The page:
• گه چنین بنماید و گه ضد این ** جز که حیرانی نباشد کار دین‌‌
  • Sometimes it (the action of God) appears like this and sometimes the contrary of this: the work of religion is naught but bewilderment.
  • نی چنان حیران که پشتش سوی اوست ** بل چنین حیران و غرق و مست دوست‌‌
  • (I mean) not one bewildered in such wise that his back is (turned) towards Him; nay, but one bewildered (with ecstasy) like this and drowned (in God) and intoxicated with the Beloved.
  • آن یکی را روی او شد سوی دوست ** و آن یکی را روی او خود روی دوست‌‌
  • The face of the one is set towards the Beloved, (while) the face of the other is just his own face (he is facing himself).
  • روی هر یک می‌‌نگر می‌‌دار پاس ** بو که گردی تو ز خدمت رو شناس‌‌ 315
  • Look long on the face of every one, keep watch attentively: it may be that by doing service (to Súfís) you will come to know the face (of the true saint).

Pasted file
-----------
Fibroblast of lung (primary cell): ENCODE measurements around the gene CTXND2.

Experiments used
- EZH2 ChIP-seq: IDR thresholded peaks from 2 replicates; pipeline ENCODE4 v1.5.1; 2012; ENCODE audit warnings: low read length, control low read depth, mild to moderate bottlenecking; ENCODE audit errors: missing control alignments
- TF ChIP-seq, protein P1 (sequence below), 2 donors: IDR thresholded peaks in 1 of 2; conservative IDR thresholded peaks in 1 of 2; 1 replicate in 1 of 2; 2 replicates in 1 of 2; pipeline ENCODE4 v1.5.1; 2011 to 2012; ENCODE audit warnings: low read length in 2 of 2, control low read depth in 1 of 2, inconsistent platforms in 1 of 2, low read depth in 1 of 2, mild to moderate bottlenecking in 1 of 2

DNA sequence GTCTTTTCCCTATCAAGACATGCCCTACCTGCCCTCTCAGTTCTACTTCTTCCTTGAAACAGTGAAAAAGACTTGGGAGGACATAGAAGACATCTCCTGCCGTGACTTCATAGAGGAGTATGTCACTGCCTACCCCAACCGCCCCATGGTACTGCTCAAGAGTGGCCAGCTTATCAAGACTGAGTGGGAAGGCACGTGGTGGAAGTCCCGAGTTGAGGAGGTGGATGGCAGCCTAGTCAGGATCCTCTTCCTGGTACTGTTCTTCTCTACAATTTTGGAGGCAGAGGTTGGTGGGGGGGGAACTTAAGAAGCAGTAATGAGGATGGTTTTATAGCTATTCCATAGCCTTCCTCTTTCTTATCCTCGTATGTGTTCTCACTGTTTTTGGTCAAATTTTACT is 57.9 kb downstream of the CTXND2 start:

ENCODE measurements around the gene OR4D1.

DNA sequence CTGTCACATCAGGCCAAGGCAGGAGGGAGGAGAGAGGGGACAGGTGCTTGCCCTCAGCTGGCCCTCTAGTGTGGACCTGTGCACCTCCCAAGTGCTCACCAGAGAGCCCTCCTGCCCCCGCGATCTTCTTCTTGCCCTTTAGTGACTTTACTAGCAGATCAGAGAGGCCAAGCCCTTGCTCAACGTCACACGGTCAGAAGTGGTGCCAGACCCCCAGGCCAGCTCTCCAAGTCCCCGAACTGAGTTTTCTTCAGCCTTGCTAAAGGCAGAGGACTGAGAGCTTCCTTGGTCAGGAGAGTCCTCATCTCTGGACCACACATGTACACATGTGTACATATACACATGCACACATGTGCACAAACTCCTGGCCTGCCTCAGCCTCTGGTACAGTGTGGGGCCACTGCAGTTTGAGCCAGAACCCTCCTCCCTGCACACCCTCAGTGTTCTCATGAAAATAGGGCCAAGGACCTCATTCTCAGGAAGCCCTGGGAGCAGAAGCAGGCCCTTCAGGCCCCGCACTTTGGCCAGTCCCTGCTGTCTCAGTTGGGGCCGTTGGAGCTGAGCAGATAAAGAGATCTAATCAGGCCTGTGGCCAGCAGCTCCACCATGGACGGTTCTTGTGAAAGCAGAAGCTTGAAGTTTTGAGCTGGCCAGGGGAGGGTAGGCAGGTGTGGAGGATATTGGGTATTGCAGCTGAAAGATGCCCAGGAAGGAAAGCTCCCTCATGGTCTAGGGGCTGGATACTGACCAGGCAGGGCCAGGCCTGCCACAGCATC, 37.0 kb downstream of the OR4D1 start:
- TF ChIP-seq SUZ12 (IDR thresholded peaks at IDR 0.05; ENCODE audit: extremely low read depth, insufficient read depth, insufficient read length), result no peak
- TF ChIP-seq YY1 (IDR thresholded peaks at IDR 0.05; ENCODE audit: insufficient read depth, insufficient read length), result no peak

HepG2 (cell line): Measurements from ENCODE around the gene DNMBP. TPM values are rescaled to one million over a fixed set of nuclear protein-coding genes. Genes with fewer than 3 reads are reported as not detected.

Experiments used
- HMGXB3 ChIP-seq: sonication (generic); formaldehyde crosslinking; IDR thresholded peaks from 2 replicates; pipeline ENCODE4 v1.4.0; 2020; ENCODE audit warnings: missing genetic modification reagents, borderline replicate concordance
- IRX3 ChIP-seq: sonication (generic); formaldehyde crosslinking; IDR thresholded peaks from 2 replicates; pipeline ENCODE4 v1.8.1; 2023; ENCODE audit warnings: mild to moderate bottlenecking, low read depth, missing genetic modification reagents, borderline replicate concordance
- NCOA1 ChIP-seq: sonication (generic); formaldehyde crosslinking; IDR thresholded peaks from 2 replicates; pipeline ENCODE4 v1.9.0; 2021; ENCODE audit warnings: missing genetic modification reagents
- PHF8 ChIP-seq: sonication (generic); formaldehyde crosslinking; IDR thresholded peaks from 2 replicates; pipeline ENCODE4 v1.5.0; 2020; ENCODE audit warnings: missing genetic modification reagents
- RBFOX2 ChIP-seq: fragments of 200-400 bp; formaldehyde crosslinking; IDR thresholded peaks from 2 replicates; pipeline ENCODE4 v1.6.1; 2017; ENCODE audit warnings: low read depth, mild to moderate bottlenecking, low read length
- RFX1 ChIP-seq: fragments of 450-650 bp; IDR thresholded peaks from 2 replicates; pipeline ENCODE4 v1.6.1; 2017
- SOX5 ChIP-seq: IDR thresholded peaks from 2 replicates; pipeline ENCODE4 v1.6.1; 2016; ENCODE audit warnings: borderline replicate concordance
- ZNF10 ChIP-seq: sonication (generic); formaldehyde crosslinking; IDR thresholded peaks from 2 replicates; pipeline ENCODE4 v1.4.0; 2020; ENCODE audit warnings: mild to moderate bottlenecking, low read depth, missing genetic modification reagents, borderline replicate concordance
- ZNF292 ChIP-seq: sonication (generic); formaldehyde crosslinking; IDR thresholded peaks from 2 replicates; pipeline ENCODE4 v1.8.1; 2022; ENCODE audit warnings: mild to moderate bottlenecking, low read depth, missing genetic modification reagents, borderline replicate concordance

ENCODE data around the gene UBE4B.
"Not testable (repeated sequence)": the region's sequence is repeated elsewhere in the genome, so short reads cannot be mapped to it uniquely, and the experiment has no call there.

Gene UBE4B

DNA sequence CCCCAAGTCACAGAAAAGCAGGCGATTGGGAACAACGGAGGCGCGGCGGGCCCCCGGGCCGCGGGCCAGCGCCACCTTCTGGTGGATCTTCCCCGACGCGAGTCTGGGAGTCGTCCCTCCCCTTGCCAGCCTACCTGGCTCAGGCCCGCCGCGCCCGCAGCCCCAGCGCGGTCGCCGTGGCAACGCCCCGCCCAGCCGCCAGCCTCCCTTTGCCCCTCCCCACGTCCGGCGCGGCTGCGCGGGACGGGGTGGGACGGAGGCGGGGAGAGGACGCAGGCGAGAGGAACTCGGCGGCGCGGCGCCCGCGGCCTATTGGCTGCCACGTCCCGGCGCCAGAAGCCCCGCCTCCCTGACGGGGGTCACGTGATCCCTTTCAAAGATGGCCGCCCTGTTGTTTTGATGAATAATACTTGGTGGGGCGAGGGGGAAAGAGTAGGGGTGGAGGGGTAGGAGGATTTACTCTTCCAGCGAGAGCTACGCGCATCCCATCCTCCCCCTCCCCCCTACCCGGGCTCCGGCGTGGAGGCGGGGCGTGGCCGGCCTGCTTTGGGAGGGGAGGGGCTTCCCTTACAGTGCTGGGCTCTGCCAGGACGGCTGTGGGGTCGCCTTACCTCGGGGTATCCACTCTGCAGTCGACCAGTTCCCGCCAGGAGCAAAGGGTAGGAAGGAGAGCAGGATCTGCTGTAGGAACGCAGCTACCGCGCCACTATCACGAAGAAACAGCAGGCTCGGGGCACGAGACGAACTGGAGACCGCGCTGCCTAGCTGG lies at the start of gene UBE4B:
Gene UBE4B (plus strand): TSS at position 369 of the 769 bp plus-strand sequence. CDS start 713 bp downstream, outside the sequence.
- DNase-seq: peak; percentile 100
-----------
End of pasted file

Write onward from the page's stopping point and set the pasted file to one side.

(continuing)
• چون بسی ابلیس آدم روی هست ** پس به هر دستی نشاید داد دست‌‌
  • Since there is many a devil who hath the face of Adam, it is not well to give your hand to every hand,
  • ز انکه صیاد آورد بانگ صفیر ** تا فریبد مرغ را آن مرغ گیر
  • Because the fowler produces a whistling sound in order to decoy the bird,
  • بشنود آن مرغ بانگ جنس خویش ** از هوا آید بیابد دام و نیش‌‌
  • (So that) the bird may hear the note of its congener and come down from the air and find trap and knife-point.
  • حرف درویشان بدزدد مرد دون ** تا بخواند بر سلیمی ز ان فسون‌‌
  • The vile man will steal the language of dervishes, that he may thereby chant a spell over (fascinate and deceive) one who is simple.
  • کار مردان روشنی و گرمی است ** کار دونان حیله و بی‌‌شرمی است‌‌ 320
  • The work of (holy) men is (as) light and heat; the work of vile men is trickery and shamelessness.
  • شیر پشمین از برای کد کنند ** بو مسیلم را لقب احمد کنند
  • They make a woollen lion for the purpose of begging; they give the title of Ahmad (Mohammed) to Bú Musaylim;
  • بو مسیلم را لقب کذاب ماند ** مر محمد را اولو الالباب ماند
  • (But) to Bú Musaylim remained the title of Kadhdháb (Liar), to Mohammed remained (the title of) Ulu ’l-albáb (Endowed with understanding).
  • آن شراب حق ختامش مشک ناب ** باده را ختمش بود گند و عذاب‌‌
  • The wine of God, its seal (last result) is pure musk, (but) as for (the other) wine, its seal is stench and torment